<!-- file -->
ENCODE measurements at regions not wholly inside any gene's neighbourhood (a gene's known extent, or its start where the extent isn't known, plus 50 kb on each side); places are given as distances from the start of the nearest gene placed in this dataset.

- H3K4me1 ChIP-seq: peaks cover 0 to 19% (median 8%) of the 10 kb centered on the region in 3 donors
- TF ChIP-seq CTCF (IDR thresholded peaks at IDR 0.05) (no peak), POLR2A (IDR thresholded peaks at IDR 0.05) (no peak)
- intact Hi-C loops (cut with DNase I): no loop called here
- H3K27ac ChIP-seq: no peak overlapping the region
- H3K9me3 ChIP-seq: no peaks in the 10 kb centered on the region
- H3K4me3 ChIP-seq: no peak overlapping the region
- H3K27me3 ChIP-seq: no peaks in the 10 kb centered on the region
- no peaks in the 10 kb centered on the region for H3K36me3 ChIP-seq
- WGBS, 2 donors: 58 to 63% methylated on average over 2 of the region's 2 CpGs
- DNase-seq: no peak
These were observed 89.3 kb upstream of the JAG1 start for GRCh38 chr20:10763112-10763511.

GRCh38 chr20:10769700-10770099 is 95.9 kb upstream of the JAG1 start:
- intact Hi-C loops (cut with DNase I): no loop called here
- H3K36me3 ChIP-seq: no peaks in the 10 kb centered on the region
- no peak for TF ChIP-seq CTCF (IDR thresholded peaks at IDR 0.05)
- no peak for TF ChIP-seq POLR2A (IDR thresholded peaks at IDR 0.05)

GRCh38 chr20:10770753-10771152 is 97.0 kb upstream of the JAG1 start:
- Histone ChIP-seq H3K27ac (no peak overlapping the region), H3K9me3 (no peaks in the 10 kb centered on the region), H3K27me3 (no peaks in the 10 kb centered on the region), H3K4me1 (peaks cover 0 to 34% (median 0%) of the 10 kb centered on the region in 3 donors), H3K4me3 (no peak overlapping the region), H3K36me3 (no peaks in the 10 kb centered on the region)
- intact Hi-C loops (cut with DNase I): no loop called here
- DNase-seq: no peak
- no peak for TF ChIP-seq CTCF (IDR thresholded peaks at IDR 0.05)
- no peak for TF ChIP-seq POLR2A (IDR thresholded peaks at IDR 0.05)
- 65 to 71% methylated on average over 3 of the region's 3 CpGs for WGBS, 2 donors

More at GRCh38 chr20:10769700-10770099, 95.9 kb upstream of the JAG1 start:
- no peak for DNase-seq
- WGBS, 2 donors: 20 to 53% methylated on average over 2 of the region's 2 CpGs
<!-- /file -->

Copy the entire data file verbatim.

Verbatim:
ENCODE measurements at regions not wholly inside any gene's neighbourhood (a gene's known extent, or its start where the extent isn't known, plus 50 kb on each side); places are given as distances from the start of the nearest gene placed in this dataset.

- H3K4me1 ChIP-seq: peaks cover 0 to 19% (median 8%) of the 10 kb centered on the region in 3 donors
- TF ChIP-seq CTCF (IDR thresholded peaks at IDR 0.05) (no peak), POLR2A (IDR thresholded peaks at IDR 0.05) (no peak)
- intact Hi-C loops (cut with DNase I): no loop called here
- H3K27ac ChIP-seq: no peak overlapping the region
- H3K9me3 ChIP-seq: no peaks in the 10 kb centered on the region
- H3K4me3 ChIP-seq: no peak overlapping the region
- H3K27me3 ChIP-seq: no peaks in the 10 kb centered on the region
- no peaks in the 10 kb centered on the region for H3K36me3 ChIP-seq
- WGBS, 2 donors: 58 to 63% methylated on average over 2 of the region's 2 CpGs
- DNase-seq: no peak
These were observed 89.3 kb upstream of the JAG1 start for GRCh38 chr20:10763112-10763511.

GRCh38 chr20:10769700-10770099 is 95.9 kb upstream of the JAG1 start:
- intact Hi-C loops (cut with DNase I): no loop called here
- H3K36me3 ChIP-seq: no peaks in the 10 kb centered on the region
- no peak for TF ChIP-seq CTCF (IDR thresholded peaks at IDR 0.05)
- no peak for TF ChIP-seq POLR2A (IDR thresholded peaks at IDR 0.05)

GRCh38 chr20:10770753-10771152 is 97.0 kb upstream of the JAG1 start:
- Histone ChIP-seq H3K27ac (no peak overlapping the region), H3K9me3 (no peaks in the 10 kb centered on the region), H3K27me3 (no peaks in the 10 kb centered on the region), H3K4me1 (peaks cover 0 to 34% (median 0%) of the 10 kb centered on the region in 3 donors), H3K4me3 (no peak overlapping the region), H3K36me3 (no peaks in the 10 kb centered on the region)
- intact Hi-C loops (cut with DNase I): no loop called here
- DNase-seq: no peak
- no peak for TF ChIP-seq CTCF (IDR thresholded peaks at IDR 0.05)
- no peak for TF ChIP-seq POLR2A (IDR thresholded peaks at IDR 0.05)
- 65 to 71% methylated on average over 3 of the region's 3 CpGs for WGBS, 2 donors

More at GRCh38 chr20:10769700-10770099, 95.9 kb upstream of the JAG1 start:
- no peak for DNase-seq
- WGBS, 2 donors: 20 to 53% methylated on average over 2 of the region's 2 CpGs